Last week, the Maine Board of Pesticides Control unanimously approved the registration of three new types of genetically engineered (GMO) potatoes developed by Idaho-based J.R. Simplot Co., according to Bangor Daily News.
Maine is the last state in the country to approve the company's "Innate Generation 2" Russet Burbank, Ranger Russet and Atlantic potatoes, which were created by adding genes from a wild potato plant and are resistant to late blight, the publication reports.
Sharie Fitzpatrick, a senior biotech regulatory manager at Simplot, said the company's potatoes are different from previous varieties, specifically Monsanto's discontinued NewLeaf transgenic potato that's spliced with the bug-repelling Bt gene that originates from a soil bacteria.
Rather, Simplot potatoes are cisgenic, or only contain genes from other potatoes, and would have been possible to create via cross-pollination, Fitzpatrick said.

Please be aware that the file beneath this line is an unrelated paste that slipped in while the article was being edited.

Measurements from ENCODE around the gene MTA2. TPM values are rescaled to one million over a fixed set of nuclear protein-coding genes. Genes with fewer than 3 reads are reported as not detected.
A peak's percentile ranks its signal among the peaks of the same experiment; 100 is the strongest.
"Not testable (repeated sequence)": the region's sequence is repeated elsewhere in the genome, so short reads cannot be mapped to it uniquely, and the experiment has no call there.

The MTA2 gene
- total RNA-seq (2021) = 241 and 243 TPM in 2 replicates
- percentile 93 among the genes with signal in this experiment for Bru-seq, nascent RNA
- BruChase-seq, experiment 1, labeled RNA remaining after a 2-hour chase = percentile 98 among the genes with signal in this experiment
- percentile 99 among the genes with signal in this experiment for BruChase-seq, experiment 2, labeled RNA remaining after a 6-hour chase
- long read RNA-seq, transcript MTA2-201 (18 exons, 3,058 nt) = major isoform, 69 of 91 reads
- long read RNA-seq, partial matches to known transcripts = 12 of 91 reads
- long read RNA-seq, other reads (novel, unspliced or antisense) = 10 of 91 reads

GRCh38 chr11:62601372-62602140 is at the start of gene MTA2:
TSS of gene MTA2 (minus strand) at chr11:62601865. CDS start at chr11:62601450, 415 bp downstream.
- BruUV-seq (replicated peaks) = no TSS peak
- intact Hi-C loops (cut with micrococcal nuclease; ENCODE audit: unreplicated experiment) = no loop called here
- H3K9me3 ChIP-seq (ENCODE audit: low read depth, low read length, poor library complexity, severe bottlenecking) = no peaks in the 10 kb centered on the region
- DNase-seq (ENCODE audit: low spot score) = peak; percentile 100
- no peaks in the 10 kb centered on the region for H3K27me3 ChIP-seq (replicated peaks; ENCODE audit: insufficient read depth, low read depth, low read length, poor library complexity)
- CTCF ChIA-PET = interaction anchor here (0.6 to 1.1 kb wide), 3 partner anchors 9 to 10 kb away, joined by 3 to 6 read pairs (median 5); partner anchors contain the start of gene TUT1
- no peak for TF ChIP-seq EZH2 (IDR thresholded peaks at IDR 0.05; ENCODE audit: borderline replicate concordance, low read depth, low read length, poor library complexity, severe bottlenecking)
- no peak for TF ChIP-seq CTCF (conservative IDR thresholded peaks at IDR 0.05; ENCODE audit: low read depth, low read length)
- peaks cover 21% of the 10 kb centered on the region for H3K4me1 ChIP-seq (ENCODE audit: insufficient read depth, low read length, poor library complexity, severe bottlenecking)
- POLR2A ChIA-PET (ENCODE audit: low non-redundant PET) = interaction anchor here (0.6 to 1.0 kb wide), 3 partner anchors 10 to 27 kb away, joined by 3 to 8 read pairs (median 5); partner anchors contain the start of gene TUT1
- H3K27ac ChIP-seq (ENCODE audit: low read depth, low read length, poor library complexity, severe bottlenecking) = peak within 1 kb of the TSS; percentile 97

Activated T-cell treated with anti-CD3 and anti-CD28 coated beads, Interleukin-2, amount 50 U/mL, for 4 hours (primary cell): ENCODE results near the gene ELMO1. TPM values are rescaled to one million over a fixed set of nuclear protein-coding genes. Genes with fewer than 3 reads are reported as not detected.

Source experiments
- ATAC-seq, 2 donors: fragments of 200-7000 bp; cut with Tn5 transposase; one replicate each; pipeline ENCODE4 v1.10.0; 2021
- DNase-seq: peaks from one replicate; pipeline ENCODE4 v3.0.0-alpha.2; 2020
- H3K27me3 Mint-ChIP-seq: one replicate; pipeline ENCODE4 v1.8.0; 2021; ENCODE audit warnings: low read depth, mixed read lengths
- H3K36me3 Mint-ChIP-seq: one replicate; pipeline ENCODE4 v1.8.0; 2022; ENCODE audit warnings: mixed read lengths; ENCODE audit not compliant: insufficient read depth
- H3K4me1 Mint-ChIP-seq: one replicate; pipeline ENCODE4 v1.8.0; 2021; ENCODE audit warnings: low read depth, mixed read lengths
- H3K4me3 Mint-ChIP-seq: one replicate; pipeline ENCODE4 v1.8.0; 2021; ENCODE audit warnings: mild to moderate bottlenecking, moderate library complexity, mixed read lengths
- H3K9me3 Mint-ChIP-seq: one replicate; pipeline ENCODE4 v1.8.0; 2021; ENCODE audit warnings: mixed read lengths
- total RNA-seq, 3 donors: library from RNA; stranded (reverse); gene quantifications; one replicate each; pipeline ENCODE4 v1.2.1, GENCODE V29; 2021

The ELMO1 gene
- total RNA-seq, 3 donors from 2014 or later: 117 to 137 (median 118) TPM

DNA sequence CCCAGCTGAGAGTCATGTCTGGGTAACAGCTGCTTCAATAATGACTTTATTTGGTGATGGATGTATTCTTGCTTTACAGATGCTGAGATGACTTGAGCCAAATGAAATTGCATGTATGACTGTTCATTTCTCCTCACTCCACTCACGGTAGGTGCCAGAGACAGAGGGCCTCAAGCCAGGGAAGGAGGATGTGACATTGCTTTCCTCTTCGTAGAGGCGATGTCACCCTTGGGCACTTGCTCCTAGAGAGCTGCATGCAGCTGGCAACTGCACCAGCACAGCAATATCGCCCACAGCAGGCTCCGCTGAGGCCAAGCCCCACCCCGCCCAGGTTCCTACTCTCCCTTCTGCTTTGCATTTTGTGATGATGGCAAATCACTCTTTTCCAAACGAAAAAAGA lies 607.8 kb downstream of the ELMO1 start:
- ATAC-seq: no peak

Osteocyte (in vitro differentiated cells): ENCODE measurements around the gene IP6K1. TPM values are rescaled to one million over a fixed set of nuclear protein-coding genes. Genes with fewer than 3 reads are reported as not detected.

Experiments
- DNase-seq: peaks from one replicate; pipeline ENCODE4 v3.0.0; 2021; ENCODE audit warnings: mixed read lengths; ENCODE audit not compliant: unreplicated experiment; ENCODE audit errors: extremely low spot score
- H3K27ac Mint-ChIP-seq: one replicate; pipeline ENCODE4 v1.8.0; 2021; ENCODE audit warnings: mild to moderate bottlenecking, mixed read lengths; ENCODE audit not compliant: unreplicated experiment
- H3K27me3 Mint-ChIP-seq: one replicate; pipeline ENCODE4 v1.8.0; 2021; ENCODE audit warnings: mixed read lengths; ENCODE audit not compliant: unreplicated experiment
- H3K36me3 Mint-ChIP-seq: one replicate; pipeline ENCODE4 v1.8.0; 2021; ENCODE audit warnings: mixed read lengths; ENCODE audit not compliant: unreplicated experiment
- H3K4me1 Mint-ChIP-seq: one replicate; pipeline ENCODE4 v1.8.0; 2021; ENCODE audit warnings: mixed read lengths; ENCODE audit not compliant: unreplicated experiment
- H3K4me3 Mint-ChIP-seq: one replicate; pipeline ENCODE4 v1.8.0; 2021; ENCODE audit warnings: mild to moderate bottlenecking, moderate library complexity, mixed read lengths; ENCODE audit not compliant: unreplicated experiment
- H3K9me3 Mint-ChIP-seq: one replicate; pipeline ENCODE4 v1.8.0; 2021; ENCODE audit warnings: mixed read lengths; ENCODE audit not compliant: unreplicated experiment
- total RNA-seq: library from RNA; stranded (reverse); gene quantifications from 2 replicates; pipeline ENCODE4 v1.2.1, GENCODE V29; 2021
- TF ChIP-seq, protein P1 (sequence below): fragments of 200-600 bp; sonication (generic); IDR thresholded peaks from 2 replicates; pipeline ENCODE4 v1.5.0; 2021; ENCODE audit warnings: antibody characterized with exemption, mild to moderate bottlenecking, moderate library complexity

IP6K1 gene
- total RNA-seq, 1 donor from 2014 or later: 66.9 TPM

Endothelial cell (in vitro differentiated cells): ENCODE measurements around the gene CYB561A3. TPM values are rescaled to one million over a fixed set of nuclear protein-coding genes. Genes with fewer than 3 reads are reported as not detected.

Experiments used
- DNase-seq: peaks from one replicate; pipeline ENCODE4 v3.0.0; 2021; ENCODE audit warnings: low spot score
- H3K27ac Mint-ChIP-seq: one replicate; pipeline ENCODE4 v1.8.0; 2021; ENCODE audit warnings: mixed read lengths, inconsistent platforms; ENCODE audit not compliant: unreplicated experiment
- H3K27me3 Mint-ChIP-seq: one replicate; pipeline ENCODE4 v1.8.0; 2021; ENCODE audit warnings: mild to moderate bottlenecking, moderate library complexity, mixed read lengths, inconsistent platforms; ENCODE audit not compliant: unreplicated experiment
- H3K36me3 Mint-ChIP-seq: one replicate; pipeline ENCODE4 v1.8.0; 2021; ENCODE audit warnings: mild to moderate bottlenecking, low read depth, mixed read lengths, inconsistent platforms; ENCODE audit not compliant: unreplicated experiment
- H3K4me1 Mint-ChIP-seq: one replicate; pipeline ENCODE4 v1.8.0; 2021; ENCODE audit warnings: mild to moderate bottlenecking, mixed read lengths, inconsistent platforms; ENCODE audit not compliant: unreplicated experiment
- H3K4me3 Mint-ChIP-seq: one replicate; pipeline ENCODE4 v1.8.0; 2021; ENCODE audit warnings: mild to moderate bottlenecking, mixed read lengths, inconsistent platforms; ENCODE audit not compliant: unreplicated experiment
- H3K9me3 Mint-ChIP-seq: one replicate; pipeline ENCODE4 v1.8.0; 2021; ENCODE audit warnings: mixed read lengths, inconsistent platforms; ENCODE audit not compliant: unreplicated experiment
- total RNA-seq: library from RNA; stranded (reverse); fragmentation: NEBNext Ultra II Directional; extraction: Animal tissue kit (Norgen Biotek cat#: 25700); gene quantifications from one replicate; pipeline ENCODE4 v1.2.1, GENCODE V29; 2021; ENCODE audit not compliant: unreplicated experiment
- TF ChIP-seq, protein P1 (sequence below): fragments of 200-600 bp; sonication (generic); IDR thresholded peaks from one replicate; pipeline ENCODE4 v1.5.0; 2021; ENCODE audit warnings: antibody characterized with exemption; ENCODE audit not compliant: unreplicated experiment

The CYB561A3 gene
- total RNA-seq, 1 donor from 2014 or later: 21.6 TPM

"Once people understand that it's [potato-to-potato], they soften," she said. "It doesn't hit the same sort of emotional triggers."
However, GMO-opponents have a number of concerns.
"These GMO potatoes run the very strong risk of depressing demand for potatoes of all types, both organic and conventional," organic potato grower Jim Gerritsen of Maine's Wood Prairie Family Farm told Bangor Daily News. "There's a growing body of evidence that consumers do not want genetically engineered food."
More than half, or 57 percent, of U.S. adults believe that GMO foods are generally unsafe to eat, according to a 2015 Pew Research Center survey.
"What I worry about is that there will be a vague recollection that new potatoes will be genetically engineered," Gerritsen added. "That's going to damage every potato farmer. Not just organic ones but regular ones, too."
Following the board's vote on Friday, the GMO spuds can now be planted in Maine at any time.